He makes very few mistakes run blocking, he has excellent technique and above all, has the best instincts I have seen out of run blockers yet. Here are some great examples of his blocking: Webb TD against the Eagles, AD’s 43 yard touchdown against the Bills, AD’s touchdown against the Bucs this year (go to 1:25 of the video), and two more in this great 2010 Highlights video (no, that’s not a joke, it’s done quite well. Mute it if you don’t like swearing. The Kleinsasser blocks are at the plays beginning at 2:35). It is of course hard to find highlights of people blocking, but there you go. He pancakes defenders often and will occasionally be able to block 2 or 3 defenders (not often, but sometimes, he will knock a DB into another defender and then move into the flow of the run to pick up another block). That first video tells you about his instincts, and the other three tell you about his ability to control the running game by creating holes with good technique.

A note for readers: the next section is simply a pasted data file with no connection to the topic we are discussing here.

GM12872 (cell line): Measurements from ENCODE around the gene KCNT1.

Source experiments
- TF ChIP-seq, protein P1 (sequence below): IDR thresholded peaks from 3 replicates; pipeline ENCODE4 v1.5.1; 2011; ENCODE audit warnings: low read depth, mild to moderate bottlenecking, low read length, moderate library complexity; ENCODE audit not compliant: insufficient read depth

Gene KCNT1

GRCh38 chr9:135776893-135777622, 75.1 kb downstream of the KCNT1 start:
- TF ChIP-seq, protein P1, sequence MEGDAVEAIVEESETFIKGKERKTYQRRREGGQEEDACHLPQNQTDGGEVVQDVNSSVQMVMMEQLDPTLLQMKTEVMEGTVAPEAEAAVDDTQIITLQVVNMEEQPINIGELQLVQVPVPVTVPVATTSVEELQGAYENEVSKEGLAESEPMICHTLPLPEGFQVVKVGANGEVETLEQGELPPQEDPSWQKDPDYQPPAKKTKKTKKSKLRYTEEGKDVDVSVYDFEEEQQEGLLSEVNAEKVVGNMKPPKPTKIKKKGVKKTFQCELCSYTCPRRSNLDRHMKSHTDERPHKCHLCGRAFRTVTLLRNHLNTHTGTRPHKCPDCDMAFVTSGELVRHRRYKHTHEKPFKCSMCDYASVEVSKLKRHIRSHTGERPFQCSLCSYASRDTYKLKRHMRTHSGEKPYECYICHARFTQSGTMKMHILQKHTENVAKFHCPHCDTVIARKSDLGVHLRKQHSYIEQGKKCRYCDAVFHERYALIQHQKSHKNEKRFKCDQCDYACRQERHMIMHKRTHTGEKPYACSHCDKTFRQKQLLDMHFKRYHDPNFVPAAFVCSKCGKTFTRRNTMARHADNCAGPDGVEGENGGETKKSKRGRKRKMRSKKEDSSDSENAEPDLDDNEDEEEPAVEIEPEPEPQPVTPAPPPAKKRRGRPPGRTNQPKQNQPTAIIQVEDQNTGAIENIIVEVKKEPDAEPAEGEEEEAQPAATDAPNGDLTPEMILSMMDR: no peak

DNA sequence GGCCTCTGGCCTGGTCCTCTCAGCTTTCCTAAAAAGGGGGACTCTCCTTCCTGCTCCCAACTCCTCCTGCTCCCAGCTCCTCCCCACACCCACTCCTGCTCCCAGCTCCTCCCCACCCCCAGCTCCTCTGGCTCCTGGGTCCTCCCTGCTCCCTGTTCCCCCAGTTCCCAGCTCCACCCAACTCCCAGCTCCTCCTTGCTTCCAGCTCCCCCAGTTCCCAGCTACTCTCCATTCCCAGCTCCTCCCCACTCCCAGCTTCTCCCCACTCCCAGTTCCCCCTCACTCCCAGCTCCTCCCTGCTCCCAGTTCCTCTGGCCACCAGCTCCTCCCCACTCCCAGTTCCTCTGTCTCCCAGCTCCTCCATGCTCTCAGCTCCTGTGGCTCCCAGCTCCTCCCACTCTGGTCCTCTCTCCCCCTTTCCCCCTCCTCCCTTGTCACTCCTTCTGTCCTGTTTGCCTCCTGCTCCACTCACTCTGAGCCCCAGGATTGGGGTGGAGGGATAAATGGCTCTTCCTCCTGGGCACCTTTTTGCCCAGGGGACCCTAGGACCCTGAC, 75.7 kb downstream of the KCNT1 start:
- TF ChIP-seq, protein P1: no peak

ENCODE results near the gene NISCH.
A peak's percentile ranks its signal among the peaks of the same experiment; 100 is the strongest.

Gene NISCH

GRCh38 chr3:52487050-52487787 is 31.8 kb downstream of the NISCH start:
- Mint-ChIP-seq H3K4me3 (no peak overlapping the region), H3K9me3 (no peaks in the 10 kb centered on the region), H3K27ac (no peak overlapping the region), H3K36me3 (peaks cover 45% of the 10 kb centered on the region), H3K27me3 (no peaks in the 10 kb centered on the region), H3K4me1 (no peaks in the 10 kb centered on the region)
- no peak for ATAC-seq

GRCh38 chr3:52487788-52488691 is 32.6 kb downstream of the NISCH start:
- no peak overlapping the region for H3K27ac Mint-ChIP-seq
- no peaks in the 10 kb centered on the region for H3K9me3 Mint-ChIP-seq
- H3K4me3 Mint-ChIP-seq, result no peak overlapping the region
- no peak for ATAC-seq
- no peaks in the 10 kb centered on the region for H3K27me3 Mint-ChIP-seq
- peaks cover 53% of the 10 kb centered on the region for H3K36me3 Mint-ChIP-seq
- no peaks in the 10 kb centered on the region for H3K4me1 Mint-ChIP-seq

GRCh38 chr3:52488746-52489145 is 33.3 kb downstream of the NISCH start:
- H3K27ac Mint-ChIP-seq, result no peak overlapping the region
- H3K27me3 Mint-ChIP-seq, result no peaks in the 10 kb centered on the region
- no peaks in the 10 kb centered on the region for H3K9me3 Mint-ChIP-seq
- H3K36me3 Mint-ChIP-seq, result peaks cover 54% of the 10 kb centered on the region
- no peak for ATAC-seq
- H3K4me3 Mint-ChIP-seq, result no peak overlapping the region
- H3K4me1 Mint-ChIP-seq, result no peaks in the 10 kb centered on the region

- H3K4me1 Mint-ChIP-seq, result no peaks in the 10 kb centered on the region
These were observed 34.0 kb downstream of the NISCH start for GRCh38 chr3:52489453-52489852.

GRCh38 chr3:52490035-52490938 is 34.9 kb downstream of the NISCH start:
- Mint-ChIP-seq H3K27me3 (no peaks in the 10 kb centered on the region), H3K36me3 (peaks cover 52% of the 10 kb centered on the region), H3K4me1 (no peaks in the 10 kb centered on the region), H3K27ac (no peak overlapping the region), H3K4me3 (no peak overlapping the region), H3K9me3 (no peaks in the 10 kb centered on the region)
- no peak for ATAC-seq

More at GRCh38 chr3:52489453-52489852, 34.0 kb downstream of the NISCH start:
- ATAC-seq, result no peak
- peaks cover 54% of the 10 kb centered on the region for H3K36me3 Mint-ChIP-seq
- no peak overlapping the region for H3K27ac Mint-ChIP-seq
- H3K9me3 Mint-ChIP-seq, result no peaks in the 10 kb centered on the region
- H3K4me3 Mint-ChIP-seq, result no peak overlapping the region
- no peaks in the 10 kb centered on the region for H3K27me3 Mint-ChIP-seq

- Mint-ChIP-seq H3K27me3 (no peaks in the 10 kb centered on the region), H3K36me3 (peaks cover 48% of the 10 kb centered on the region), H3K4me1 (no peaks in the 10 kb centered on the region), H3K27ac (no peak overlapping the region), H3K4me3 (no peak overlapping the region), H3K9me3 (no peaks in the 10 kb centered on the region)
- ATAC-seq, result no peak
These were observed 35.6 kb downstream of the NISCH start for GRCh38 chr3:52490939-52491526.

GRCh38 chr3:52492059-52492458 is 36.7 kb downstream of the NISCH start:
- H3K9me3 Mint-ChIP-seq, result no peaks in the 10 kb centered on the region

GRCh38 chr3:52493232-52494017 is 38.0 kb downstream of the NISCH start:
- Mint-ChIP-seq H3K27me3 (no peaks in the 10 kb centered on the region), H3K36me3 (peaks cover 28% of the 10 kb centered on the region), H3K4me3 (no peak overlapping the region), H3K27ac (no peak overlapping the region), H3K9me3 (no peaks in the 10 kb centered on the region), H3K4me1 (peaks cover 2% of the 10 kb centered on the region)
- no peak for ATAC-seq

Unparalleled is his ability to sense the direction of the run game and move down the field to make the perfect block. He has enabled more breakaways than possibly any other tight end in the NFL. The only other comparable run blockers this year are possibly Delanie Walker from the 49ers and the first 4 games of Ron Gronkowski’s season with the Patriots. Ridley does very little without Gronkowski, I can tell you that much. Gronkowski’s had a considerable dropoff in runblocking and Delanie Walker is behind Vernon Davis, so they both are making a relatively quiet impact in the running game. Gronkowski, naturally, is having quite the overall impact.